In spatial econometrics, autoregressive models (or SAR) have been developed to esti-mate how changes in a given variable spread to the neighborhood (see Anselin, 1988 or LeSage and Pace, 2009, for further details). This effect is generally assumed to be linear, which is restrictive. The objective of this note is to propose a simple estima-tion method, based on Yatchew’s (1998) difference estimator, that allows for non-linear spatial interdependence.

The structure of the paper is the following: after this short introduction we propose in section 2 a procedure to estimate a semiparametric spatial autoregressive model. Furthermore we recommend a test that allows to understand if assuming linearity in the autoregressive component is legitimate. In section 3 we present some simple simulations to assess the performance of the procedure and we present an empirical example based on US presidential elections in section 4. Section 5 concludes.

### 2

### Estimation method

### 2.1

### Nonlinear spatial autoregressive model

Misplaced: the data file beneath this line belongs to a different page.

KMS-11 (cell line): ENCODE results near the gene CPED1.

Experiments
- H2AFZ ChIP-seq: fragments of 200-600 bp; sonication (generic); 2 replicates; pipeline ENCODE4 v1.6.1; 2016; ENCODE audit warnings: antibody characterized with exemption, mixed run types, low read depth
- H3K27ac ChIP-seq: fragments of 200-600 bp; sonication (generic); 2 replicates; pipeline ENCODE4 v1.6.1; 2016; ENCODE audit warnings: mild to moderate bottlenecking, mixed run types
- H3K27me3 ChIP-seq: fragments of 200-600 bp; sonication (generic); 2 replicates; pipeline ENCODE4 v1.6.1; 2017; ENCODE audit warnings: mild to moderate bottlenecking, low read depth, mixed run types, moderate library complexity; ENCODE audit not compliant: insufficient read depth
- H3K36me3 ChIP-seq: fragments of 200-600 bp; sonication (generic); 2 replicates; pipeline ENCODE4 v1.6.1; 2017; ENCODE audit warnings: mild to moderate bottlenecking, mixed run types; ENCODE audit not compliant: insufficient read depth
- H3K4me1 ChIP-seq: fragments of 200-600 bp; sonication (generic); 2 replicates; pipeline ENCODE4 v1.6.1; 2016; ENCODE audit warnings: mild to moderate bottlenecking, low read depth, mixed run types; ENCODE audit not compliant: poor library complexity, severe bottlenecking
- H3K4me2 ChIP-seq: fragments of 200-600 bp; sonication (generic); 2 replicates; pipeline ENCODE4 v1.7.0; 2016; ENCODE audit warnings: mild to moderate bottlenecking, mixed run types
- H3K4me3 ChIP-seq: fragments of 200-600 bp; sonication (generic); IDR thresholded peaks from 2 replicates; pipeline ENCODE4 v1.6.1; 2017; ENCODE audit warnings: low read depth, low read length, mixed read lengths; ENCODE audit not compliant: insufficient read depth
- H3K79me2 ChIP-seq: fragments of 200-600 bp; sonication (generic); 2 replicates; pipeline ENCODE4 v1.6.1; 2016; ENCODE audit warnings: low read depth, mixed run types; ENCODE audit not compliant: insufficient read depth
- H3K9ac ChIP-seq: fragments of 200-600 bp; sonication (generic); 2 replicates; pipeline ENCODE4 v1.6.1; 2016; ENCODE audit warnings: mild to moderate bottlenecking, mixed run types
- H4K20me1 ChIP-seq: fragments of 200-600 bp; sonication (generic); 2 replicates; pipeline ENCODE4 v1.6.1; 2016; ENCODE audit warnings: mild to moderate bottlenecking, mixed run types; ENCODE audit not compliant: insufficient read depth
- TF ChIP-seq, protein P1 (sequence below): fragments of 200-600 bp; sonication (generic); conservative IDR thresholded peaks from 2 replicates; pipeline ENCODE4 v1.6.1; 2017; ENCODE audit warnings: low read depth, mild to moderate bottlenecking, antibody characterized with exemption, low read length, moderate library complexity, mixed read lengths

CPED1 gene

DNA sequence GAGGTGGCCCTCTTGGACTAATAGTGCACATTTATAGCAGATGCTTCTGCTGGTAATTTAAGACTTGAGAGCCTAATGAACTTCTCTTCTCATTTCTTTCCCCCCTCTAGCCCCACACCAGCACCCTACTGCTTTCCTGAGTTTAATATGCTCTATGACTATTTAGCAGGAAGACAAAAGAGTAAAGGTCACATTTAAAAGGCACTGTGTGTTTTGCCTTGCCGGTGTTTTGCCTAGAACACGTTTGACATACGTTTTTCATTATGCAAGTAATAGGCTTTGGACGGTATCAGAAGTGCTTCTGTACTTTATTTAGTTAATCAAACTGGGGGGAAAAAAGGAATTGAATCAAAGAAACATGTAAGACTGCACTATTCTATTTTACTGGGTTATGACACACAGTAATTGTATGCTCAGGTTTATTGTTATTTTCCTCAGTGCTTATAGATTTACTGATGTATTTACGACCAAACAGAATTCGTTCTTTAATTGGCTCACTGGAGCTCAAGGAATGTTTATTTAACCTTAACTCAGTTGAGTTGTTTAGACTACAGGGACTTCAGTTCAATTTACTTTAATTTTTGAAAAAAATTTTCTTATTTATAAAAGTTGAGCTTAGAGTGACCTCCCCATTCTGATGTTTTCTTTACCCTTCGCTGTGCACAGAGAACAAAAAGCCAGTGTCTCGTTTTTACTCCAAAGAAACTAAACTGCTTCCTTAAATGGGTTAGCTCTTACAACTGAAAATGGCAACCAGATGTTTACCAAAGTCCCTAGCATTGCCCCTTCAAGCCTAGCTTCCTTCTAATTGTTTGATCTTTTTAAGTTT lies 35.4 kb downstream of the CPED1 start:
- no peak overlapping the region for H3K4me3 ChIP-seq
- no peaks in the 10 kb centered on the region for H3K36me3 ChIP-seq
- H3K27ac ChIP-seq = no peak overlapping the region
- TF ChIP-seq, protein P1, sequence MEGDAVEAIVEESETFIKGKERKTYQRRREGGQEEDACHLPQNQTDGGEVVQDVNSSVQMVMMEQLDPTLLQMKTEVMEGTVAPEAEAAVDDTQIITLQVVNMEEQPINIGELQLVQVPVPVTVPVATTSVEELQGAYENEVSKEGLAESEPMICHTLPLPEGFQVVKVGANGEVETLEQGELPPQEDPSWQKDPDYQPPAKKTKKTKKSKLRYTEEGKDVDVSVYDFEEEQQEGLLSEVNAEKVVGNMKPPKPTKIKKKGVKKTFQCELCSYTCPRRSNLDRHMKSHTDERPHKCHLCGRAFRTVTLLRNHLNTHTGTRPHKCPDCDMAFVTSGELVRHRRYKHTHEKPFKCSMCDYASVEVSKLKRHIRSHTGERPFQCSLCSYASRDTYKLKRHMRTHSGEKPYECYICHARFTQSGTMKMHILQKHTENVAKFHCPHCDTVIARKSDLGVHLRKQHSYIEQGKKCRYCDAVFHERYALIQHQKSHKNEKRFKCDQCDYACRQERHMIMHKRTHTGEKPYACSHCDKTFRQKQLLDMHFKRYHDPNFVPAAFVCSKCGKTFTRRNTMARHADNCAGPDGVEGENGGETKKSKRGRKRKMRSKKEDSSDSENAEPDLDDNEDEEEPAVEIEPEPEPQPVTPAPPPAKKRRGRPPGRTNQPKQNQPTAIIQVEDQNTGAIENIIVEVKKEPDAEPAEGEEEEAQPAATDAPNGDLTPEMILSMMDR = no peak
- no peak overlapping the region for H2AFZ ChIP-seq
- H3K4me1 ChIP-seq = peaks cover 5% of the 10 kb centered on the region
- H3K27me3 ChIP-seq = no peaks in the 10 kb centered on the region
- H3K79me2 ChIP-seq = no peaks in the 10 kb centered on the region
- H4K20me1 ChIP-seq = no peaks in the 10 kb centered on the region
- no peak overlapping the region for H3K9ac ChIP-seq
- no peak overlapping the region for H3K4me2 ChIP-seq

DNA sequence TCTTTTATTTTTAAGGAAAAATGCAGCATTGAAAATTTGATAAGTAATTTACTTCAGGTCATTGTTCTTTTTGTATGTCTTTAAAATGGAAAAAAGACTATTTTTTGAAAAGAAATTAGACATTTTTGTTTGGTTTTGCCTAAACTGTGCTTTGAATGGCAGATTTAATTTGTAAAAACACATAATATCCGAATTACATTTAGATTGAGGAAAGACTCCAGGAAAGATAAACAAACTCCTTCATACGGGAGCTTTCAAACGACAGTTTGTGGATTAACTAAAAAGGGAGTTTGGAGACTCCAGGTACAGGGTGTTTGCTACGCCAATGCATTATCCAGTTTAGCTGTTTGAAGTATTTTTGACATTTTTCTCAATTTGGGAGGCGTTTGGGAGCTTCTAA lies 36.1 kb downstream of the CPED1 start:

The general form of a linear first order spatial autoregressive model is

yi =xiθ+ρW yi+εi, i= 1, ..., N (1)

where yi is the value taken by the dependent variable and xi is the row vector of

characteristics of individuali. W yi measures the value ofy in the neighborhoodN(i) of

individual i and is defined as W yi =

X

j∈N(i)

wijyj where wij models spatial interactions

between i and j. Column vector θ and the autoregressive spatial parameter ρ are the coefficients to be estimated. Given the linearity of (1), a unit change inW yis associated to aρunits change in the conditional expectation ofy, whatever the value ofW y. This assumption could be relaxed by considering a more general model of the type